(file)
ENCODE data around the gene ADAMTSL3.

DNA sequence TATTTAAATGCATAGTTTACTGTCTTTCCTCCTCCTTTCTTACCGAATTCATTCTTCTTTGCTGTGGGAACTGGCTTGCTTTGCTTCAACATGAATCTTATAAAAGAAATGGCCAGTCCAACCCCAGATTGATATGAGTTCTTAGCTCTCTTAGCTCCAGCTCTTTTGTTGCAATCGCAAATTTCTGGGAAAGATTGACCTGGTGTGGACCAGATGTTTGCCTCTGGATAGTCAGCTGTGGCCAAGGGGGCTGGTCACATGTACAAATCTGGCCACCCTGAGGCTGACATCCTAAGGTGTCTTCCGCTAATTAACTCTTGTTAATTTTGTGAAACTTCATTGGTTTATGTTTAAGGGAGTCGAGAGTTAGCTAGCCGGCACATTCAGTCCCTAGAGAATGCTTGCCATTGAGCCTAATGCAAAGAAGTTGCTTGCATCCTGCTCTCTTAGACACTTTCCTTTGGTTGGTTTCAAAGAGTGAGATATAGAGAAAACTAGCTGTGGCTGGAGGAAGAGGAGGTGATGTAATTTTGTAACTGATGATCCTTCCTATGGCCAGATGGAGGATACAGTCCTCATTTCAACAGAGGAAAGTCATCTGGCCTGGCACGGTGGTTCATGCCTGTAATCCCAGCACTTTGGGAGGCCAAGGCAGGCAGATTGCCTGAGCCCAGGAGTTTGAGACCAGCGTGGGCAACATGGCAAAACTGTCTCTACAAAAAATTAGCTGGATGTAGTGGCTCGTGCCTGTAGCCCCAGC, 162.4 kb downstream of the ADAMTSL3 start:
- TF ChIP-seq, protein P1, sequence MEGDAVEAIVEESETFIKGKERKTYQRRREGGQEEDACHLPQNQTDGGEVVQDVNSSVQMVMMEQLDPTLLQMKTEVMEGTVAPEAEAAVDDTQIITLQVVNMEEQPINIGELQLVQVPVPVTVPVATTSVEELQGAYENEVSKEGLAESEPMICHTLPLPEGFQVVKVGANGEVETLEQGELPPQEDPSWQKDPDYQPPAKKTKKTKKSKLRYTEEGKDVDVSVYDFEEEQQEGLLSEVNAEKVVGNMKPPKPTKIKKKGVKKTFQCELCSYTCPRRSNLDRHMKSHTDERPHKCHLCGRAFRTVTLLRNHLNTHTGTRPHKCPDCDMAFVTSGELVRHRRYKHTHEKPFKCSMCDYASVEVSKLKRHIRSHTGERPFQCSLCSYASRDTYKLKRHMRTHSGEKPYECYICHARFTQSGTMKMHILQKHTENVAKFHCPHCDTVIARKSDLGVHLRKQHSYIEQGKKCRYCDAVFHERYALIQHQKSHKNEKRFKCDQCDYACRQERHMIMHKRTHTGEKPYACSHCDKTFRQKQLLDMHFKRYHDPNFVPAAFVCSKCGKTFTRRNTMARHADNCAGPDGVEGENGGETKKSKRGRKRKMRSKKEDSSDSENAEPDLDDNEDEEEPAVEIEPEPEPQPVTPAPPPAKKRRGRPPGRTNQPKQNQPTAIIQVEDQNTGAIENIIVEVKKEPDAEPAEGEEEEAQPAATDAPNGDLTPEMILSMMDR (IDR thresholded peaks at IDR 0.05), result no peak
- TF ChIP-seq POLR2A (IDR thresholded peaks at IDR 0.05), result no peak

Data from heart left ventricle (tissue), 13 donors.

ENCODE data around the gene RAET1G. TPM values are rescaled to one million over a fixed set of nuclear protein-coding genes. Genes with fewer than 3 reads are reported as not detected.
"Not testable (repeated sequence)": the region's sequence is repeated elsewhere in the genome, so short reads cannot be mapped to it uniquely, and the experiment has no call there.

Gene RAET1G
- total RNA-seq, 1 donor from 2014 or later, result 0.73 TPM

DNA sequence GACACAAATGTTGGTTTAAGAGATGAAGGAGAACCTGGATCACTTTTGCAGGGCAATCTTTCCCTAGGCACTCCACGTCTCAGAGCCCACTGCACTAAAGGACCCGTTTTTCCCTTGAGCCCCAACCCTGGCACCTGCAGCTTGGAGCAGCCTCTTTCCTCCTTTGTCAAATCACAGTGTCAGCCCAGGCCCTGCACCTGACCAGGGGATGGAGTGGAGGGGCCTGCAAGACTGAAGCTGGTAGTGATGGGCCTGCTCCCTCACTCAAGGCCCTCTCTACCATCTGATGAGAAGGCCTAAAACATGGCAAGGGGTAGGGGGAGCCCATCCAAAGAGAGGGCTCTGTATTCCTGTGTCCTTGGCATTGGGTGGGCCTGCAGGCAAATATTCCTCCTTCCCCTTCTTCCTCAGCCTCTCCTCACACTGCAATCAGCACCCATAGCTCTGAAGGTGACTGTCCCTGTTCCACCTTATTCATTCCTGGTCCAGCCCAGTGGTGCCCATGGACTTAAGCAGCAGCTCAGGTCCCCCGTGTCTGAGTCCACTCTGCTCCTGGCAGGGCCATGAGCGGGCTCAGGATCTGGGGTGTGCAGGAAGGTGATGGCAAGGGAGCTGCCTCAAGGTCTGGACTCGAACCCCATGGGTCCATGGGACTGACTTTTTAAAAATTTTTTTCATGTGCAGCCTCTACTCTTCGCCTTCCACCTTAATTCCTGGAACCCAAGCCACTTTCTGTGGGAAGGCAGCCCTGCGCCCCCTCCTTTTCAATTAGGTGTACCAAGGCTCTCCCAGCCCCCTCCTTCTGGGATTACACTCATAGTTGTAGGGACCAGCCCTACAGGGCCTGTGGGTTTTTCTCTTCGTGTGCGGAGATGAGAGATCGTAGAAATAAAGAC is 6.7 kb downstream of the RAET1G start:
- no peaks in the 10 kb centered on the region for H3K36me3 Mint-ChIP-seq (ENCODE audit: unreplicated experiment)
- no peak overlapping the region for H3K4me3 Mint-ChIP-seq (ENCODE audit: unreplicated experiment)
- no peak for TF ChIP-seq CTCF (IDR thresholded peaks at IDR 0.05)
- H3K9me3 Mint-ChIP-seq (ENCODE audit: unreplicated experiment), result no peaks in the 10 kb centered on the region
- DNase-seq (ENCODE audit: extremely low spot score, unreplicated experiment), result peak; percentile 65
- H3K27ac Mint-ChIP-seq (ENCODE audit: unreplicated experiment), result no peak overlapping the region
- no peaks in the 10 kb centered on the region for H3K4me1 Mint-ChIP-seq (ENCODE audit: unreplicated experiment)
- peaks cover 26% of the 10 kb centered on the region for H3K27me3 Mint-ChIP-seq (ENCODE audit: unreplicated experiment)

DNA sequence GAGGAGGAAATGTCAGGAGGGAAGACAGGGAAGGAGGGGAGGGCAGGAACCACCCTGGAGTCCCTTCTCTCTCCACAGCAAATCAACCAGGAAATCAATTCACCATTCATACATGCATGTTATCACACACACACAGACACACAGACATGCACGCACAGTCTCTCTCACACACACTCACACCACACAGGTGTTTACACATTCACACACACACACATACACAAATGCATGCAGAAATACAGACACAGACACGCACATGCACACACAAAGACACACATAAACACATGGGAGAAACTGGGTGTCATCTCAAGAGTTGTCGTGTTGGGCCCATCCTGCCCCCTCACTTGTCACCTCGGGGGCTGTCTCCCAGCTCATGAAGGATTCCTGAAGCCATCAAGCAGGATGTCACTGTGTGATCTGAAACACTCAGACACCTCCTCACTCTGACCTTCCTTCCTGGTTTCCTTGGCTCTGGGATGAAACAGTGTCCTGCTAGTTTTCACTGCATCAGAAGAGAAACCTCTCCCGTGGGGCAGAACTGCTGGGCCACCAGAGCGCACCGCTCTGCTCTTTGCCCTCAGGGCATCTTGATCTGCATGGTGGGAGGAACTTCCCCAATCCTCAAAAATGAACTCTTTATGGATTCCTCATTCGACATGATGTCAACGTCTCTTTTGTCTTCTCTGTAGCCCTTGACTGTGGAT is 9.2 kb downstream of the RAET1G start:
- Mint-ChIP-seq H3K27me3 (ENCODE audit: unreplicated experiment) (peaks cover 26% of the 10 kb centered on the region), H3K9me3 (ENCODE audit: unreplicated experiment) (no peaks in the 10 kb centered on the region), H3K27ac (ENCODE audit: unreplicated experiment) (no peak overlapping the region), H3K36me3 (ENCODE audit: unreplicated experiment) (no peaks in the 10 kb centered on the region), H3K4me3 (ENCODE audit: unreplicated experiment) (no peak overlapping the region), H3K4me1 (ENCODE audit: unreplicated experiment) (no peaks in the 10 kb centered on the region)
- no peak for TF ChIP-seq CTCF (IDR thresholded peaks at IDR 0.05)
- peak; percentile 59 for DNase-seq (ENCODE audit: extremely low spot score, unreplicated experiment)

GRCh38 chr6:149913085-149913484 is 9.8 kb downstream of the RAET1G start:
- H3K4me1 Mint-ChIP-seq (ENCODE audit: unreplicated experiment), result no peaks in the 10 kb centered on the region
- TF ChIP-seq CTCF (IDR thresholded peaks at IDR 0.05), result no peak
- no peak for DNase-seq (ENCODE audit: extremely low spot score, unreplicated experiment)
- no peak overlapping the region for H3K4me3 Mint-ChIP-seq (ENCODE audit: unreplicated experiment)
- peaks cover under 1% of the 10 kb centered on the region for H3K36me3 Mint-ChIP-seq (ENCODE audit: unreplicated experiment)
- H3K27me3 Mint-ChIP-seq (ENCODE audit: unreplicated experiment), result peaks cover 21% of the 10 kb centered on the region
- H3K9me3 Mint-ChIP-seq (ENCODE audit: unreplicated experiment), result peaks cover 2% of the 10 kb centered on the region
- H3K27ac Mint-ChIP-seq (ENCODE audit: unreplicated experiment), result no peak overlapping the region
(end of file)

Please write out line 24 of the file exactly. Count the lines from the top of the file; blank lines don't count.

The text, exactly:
- H3K4me1 Mint-ChIP-seq (ENCODE audit: unreplicated experiment), result no peaks in the 10 kb centered on the region